Interplanetary Coronal Mass Ejection effects on thermospheric density as inferred from International Space Station orbital data

T. Mendaza*, J. J. Blanco-Ávalos, J. Martín-Torres

*Corresponding author for this work

Research output: Contribution to journalArticle

1 Citation (Scopus)

Abstract

The solar activity induces long term and short term periodical variations in the dynamics and composition of Earth's atmosphere. The Sun also shows non periodical (i.e., impulsive) activity that reaches the planets orbiting around it. In particular, Interplanetary Coronal Mass Ejections (ICMEs) reach Earth and interact with its magnetosphere and upper neutral atmosphere. Nevertheless, the interaction with the upper atmosphere is not well characterized because of the absence of regular and dedicated in situ measurements at high altitudes; thus, current descriptions of the thermosphere are based on semi empirical models.

In this paper, we present the total neutral mass densities of the thermosphere retrieved from the orbital data of the International Space Station (ISS) using the General Perturbation Method, and we applied these densities to routinely compiled trajectories of the ISS in low Earth orbit (LEO). These data are explicitly independent of any atmospheric model. Our density values are consistent with atmospheric models, which demonstrates that our method is reliable for the inference of thermospheric density. We have inferred the thermospheric total neutral density response to impulsive solar activity forcing from 2001 to the end of 2006 and determined how solar events affect this response. Our results reveal that the ISS orbital parameters can be used to infer the thermospheric density and analyze solar effects on the thermosphere.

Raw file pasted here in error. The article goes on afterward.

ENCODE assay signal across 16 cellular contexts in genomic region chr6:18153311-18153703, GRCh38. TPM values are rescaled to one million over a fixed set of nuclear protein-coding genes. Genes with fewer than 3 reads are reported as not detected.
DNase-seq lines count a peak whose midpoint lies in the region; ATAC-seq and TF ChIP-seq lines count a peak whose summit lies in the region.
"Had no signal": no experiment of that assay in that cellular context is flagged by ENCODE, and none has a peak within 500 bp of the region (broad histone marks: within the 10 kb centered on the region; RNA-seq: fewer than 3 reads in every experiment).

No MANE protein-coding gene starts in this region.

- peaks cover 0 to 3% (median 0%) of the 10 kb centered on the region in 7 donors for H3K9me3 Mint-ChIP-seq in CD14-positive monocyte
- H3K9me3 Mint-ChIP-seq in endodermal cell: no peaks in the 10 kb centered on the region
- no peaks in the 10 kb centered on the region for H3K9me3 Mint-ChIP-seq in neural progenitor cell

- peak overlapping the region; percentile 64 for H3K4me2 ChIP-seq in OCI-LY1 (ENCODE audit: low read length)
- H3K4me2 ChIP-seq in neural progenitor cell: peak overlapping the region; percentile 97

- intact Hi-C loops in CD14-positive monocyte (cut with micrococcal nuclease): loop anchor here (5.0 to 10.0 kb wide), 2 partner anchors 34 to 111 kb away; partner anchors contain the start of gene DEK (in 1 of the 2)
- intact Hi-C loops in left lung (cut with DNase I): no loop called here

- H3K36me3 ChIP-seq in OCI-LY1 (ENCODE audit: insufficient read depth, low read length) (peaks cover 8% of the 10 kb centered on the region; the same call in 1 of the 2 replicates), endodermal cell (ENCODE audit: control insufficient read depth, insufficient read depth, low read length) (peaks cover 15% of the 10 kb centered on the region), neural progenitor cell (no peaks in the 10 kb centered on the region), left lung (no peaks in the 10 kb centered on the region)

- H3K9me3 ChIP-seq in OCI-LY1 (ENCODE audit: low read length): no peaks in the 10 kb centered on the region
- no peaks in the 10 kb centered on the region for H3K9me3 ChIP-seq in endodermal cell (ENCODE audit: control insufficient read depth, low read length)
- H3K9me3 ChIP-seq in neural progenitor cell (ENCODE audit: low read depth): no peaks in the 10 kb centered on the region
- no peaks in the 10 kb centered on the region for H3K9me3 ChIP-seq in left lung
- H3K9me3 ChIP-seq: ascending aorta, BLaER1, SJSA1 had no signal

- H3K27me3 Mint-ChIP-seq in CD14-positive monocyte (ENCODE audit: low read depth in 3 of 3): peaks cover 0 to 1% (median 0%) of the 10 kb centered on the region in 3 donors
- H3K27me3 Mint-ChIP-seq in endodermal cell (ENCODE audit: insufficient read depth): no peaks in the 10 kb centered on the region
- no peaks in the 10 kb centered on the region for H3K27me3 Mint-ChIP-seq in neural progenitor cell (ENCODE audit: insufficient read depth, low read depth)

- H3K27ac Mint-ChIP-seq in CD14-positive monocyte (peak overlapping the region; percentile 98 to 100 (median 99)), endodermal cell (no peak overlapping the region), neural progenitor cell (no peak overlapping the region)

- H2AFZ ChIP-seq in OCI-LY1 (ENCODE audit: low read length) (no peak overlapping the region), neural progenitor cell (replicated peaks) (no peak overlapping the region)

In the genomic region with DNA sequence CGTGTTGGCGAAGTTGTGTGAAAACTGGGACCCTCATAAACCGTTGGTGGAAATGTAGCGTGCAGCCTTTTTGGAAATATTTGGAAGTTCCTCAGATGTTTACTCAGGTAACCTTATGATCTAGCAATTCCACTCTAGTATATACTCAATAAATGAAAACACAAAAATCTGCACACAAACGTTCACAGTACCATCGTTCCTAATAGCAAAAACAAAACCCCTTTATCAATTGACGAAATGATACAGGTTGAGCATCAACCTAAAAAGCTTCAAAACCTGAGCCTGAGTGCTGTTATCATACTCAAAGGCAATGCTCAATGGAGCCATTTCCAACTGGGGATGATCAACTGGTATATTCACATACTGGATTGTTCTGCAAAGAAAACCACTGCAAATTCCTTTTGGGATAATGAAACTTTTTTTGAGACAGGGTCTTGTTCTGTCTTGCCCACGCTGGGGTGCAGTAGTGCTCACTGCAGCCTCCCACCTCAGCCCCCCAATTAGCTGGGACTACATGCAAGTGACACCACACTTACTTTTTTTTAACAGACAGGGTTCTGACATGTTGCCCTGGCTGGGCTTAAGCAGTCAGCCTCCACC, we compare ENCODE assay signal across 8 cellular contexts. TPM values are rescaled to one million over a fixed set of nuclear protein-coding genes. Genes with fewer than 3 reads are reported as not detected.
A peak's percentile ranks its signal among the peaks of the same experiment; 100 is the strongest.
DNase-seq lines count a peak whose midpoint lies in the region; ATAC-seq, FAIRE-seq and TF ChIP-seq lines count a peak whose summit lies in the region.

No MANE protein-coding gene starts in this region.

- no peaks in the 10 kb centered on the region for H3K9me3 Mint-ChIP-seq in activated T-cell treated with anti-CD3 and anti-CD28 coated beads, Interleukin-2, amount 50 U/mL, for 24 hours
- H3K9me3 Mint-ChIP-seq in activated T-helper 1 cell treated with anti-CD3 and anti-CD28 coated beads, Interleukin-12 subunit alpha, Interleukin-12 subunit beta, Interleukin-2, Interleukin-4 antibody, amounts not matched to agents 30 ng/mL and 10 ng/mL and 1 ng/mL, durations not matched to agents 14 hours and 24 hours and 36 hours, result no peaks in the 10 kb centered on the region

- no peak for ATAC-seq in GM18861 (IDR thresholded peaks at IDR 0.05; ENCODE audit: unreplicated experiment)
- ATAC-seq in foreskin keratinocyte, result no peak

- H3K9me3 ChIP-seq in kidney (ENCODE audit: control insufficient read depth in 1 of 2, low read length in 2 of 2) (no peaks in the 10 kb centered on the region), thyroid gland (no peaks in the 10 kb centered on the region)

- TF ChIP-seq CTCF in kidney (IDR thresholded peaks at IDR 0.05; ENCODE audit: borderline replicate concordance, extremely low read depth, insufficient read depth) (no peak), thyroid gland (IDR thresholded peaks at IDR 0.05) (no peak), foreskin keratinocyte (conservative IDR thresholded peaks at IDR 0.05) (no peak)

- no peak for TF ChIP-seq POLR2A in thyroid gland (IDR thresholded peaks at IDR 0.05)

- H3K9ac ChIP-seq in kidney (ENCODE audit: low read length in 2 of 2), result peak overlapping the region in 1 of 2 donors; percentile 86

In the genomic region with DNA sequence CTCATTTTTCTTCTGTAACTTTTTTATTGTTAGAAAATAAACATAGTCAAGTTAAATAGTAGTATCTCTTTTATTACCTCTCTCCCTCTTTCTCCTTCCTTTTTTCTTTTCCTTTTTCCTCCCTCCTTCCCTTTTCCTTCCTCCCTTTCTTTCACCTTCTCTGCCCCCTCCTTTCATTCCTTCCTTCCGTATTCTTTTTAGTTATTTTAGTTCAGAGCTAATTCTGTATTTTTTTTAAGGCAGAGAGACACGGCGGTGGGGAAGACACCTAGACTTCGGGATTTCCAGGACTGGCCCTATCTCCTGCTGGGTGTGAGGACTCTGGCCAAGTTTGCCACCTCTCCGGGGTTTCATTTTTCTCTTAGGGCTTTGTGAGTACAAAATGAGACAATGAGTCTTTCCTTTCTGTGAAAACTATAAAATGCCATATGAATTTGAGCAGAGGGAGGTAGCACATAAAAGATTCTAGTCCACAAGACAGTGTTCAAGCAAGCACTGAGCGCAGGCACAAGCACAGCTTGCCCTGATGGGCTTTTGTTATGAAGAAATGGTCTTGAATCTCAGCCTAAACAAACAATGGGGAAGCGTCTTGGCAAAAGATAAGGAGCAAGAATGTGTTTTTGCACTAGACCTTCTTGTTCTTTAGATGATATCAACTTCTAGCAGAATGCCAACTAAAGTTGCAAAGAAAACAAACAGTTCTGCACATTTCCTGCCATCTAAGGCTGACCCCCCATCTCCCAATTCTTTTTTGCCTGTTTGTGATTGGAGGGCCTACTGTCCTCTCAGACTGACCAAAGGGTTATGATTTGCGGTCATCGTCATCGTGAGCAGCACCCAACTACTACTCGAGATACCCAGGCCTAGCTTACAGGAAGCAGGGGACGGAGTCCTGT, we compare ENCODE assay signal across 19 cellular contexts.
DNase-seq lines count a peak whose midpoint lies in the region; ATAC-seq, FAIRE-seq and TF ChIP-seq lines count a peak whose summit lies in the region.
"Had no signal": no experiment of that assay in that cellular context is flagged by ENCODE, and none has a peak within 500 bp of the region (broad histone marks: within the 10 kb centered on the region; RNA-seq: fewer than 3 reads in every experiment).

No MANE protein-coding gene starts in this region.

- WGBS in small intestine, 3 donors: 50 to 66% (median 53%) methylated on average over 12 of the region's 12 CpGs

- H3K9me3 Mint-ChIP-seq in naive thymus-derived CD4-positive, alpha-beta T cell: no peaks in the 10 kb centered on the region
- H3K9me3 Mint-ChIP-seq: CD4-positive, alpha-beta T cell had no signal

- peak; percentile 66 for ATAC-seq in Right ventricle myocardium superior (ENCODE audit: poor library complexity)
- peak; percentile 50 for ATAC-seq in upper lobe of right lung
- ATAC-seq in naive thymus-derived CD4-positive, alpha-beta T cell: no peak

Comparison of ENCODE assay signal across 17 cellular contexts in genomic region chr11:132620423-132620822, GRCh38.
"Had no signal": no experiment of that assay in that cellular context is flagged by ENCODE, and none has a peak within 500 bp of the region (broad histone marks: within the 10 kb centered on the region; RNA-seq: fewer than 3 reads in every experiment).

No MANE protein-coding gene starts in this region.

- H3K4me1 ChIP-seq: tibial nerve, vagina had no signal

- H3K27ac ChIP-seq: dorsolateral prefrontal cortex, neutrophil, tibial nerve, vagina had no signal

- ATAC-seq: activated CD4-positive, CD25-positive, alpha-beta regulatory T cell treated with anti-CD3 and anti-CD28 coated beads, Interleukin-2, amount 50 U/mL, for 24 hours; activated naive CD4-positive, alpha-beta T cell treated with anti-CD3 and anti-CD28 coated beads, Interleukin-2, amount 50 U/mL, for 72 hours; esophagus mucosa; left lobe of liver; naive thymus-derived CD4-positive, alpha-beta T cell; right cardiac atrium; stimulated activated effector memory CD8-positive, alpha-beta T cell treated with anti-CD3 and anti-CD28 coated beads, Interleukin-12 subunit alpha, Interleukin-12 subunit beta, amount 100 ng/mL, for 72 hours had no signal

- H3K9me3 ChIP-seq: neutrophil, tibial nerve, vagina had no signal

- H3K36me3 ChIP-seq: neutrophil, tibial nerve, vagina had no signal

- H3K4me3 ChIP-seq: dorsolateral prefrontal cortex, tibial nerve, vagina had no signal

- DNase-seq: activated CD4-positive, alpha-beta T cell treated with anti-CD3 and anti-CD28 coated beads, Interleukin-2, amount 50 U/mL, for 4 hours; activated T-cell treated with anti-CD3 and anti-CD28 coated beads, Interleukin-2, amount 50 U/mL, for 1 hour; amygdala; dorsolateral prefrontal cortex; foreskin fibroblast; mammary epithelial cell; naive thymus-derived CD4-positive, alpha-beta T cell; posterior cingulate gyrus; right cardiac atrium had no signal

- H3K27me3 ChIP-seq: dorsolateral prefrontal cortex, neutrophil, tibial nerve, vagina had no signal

Original languageEnglish
Pages (from-to)2233-2251
Number of pages19
JournalAdvances in Space Research
Volume60
Issue number10
Early online date24 Aug 2017
DOIs
Publication statusPublished - 15 Nov 2017

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Keywords

  • Thermosphere total neutral density
  • ISS drag coefficient
  • Sun-Earth interaction
  • Interplanetary Coronal Mass Ejections

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